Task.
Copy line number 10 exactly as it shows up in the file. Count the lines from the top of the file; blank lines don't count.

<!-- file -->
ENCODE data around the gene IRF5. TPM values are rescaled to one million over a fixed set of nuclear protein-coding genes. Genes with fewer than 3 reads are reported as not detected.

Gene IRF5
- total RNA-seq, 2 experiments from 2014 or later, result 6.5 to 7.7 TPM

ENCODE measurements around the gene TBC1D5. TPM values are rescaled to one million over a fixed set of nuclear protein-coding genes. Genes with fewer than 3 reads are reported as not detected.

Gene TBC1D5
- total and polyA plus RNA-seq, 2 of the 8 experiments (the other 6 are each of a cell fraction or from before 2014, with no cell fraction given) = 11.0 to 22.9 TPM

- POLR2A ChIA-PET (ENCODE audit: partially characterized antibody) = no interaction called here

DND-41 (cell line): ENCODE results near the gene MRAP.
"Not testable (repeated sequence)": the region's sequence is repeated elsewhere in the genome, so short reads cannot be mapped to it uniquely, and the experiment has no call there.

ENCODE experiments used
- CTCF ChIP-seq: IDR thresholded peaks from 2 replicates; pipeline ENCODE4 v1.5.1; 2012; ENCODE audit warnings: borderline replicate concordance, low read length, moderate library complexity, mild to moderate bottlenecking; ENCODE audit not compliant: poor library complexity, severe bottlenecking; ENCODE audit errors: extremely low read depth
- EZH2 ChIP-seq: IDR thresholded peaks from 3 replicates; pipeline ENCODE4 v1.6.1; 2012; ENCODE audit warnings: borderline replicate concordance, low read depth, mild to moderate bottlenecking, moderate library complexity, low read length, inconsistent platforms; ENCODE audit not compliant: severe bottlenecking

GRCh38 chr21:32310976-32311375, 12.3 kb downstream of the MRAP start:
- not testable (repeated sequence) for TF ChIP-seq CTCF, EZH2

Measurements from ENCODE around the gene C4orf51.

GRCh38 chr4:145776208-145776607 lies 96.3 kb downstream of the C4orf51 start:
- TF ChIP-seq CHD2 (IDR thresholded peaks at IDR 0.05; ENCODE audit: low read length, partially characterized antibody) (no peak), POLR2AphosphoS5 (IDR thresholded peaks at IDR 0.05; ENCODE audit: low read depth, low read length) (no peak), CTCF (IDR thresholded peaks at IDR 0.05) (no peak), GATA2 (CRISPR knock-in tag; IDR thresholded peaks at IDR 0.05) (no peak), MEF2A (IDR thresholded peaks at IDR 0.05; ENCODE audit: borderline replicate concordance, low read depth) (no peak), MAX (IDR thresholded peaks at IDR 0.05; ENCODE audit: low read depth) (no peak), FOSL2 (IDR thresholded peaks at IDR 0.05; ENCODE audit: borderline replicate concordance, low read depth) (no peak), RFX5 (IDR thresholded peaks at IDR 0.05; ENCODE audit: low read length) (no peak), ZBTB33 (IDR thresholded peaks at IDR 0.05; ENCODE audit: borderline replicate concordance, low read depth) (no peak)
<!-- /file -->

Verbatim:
ENCODE experiments used